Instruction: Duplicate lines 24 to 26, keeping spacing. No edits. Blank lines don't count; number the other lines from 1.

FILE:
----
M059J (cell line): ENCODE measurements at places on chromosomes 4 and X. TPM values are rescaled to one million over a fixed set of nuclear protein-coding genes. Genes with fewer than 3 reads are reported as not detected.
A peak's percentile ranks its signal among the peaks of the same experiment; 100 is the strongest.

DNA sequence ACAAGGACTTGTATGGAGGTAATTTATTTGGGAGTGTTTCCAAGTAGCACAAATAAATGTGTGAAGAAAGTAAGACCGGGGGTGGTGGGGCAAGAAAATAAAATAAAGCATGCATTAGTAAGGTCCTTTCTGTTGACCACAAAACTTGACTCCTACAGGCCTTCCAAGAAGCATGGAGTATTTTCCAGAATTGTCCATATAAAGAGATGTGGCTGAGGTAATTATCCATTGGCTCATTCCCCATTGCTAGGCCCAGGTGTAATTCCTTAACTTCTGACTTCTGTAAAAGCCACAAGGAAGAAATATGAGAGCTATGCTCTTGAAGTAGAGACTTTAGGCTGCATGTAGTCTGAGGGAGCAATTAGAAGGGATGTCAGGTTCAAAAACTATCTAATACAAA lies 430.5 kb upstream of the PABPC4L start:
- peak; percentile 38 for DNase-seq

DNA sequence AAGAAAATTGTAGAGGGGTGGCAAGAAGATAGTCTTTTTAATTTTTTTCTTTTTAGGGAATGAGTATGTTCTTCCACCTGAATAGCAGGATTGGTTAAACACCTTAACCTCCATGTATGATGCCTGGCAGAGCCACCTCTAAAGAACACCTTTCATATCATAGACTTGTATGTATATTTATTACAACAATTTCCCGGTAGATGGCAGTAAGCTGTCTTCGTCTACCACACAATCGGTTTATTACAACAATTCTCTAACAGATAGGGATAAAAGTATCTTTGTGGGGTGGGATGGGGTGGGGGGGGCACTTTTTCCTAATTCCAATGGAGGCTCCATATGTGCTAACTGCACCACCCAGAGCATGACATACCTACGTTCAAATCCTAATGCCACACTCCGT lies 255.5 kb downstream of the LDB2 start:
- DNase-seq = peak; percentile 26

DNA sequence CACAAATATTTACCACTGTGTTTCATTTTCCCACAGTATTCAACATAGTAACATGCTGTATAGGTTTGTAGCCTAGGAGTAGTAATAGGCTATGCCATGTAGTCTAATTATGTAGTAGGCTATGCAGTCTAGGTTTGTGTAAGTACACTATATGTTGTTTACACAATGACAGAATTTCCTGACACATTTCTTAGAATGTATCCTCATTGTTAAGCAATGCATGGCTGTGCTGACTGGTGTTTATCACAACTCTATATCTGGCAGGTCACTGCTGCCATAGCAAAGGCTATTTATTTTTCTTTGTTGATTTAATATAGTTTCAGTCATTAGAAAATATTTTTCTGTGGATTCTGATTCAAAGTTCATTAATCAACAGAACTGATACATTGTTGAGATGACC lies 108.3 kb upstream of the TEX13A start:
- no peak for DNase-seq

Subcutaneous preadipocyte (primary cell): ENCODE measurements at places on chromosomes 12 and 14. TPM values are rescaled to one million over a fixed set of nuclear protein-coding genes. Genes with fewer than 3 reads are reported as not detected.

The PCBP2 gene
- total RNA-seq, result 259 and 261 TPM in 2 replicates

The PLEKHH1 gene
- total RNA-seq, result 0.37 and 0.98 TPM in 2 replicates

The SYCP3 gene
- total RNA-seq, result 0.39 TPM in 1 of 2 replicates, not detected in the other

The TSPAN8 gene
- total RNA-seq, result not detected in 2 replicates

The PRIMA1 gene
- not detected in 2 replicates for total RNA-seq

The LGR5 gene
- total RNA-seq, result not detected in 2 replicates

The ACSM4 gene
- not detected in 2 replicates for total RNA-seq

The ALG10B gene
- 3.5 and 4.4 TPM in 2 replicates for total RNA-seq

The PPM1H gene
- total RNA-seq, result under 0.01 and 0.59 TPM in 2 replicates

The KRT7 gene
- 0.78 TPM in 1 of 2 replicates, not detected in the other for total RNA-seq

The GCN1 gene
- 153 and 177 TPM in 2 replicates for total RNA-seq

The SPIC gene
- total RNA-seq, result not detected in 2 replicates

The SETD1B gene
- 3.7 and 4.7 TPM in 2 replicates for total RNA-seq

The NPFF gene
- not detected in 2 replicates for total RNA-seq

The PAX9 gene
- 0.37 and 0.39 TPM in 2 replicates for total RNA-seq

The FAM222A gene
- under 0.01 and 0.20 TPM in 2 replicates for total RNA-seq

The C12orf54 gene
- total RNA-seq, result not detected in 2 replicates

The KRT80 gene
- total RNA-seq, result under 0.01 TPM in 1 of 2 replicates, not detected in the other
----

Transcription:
The ALG10B gene
- 3.5 and 4.4 TPM in 2 replicates for total RNA-seq

The PPM1H gene